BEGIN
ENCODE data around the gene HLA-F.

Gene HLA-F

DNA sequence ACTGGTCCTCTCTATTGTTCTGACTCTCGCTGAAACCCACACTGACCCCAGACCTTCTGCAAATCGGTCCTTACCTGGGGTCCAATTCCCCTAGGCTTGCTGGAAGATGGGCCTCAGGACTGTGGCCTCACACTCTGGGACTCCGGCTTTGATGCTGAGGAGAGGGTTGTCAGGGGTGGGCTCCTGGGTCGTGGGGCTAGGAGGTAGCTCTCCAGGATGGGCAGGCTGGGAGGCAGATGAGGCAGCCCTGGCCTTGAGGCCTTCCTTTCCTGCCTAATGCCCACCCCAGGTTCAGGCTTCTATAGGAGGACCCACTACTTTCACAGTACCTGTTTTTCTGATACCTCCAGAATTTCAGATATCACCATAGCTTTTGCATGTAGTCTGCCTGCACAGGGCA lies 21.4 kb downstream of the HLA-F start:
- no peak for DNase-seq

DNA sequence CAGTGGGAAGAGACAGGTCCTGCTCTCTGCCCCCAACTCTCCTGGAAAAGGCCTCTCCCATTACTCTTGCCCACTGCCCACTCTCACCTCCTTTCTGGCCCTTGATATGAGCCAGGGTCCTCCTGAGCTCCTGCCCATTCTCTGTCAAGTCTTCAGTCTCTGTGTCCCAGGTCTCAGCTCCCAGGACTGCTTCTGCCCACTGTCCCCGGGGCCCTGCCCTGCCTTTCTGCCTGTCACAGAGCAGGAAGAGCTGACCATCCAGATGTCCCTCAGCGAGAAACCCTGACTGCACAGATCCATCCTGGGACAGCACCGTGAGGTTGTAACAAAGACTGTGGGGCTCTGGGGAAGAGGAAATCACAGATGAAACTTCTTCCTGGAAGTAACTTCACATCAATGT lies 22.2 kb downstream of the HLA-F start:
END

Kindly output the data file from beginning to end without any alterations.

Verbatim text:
ENCODE data around the gene HLA-F.

Gene HLA-F

DNA sequence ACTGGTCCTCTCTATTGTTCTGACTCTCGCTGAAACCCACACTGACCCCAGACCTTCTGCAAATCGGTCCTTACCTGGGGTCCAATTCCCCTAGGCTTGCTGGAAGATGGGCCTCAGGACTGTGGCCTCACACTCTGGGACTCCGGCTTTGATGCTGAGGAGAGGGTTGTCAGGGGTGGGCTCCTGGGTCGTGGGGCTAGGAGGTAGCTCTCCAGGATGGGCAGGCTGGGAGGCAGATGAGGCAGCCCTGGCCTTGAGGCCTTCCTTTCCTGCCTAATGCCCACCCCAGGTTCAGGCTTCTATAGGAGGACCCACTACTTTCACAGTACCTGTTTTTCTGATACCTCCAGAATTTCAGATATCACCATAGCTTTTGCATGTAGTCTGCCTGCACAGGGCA lies 21.4 kb downstream of the HLA-F start:
- no peak for DNase-seq

DNA sequence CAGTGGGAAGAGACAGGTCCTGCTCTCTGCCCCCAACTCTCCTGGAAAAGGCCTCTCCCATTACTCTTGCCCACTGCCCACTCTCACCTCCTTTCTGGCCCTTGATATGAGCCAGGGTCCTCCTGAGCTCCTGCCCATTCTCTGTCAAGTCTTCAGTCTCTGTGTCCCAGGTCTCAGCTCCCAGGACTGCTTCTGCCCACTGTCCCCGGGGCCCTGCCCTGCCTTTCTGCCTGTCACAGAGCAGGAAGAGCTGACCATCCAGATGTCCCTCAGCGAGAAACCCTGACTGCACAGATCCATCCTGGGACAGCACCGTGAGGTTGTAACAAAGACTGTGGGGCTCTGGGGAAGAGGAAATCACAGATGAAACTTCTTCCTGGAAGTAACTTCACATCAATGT lies 22.2 kb downstream of the HLA-F start: